There are a number of factors that can change the concentration of a product. Blessing has seen more variances recently in titration testing due to the fluctuation of water or differences in water from different municipalities or water supplies. "This can make a variance in your titration test from the recommended factory ratio." In addition, a product's concentration can be affected by:
Improving and saving
Bucher said recent improvements in the chemistry market include better performance of surfactants for better cleaning and the improved performance of clear coat protectants and other value-added products. The increased performance of these chemicals offered operators a better value for dollars spent.
In addition, chemistry helped owners make money with more value added services, in turn creating higher revenues. Butcher noted that more concentrated products helped reduce shipping costs, and reclaim-friendly chemistry aided operators in saving on water costs.
The range of speciality chemical products that wash owners now have access to has given them the ability to find a product specifically designed for a cleaning task and environment, Blessing explained. There has also been a resurgence of powder products. "We have always felt that if owners would be open to 'revisiting' the use of powders, as [they were] used so strongly in this industry 20 to 30 years ago, they would find a wholly different type of cleaning, and in most cases a dramatic cost savings," he said.
The newest powders combine the strengths of powders and liquids and provide great cleaning and costs savings, Blessing continued. This can help change the outlook of an owner who is facing severe financial straits in this economy. "There are many products that clean fairly good but very few that clean great," he said. "The goal is to get great cleaning at a great price — that is a winner for everyone."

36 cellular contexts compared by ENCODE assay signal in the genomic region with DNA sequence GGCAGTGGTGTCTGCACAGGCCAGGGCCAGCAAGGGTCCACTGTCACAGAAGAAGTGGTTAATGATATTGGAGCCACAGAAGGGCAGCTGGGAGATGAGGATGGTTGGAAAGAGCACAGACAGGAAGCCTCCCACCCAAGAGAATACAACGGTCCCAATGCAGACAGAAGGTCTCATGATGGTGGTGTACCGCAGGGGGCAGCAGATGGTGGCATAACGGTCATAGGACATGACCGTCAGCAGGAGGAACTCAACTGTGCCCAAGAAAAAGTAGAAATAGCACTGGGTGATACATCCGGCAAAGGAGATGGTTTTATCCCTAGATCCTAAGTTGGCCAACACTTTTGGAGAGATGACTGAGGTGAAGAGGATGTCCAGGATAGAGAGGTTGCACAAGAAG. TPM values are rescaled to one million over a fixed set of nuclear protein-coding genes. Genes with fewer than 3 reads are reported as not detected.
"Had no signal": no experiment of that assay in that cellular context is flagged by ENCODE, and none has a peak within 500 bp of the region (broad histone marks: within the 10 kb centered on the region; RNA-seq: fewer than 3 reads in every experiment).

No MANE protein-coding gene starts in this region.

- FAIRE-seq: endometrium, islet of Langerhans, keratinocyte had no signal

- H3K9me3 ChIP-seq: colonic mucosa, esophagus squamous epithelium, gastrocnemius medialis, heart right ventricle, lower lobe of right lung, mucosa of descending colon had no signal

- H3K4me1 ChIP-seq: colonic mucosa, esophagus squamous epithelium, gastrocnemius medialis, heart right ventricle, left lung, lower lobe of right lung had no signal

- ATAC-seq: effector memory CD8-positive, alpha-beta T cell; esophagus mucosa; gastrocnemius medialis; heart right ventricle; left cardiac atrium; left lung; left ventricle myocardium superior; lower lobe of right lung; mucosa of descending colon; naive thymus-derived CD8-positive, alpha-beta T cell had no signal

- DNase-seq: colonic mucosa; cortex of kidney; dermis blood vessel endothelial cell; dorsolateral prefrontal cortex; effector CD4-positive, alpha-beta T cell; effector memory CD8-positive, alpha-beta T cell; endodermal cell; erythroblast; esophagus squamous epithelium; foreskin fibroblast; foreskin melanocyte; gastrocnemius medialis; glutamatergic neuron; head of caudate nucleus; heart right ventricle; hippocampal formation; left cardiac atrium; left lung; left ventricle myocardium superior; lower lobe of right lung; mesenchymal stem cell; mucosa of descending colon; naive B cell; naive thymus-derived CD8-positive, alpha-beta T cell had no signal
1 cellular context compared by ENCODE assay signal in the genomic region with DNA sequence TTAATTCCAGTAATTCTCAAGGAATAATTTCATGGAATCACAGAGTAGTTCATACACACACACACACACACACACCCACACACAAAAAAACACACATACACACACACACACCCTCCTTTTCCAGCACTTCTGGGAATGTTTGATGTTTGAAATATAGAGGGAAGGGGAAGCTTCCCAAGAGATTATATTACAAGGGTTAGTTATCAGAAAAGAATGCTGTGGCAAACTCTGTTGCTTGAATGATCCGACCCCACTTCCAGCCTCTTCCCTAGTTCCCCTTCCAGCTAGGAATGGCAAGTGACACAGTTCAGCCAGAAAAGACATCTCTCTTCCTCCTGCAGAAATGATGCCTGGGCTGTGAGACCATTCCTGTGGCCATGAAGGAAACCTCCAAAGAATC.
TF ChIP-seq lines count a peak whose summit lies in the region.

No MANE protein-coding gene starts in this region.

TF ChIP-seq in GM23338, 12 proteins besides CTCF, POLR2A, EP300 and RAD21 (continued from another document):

Upcoming chemistry trends in the industry will include whole new lines of product specifically designed to perform well yet reduce costs. There is a developing process of releasing more products that challenge owners to rethink how and what type of products they use. Blessing stated that operators' open-mindedness to this new concept can dramatically change their financial position due to savings, customer satisfaction and repeat business.
But will the green trend continue in the chemistry industry? "I have very strong feelings about [this] and they don't align with most of the thoughts out there," Blessing said. "I have seen that in many cases the 'green' products simply don't perform to the levels that washes need for true success. It means nothing for a chemical company or salesperson to brag about the cleaning of their 'green' product when the customer doesn't return because the car is not cleaned properly."
Thus, Blessing feels that, in many cases, the desire to claim "green" far exceeds the ability of the chemicals to perform. "Many claims are made but reality states that we simply are not where we need to be yet, where 'green' and 'real performance' can be used in the same sentence," he said.
Bucher said he that believes the green trend will continue, but it will be driven by surfactant manufacturers rather than end users. Other trends he sees looking forward include more concentrated products to reduce container and shipping costs, replacement of harsh acids with effective but safer materials, improved cleaning touch-free operations and better performance for drying agents and protectants.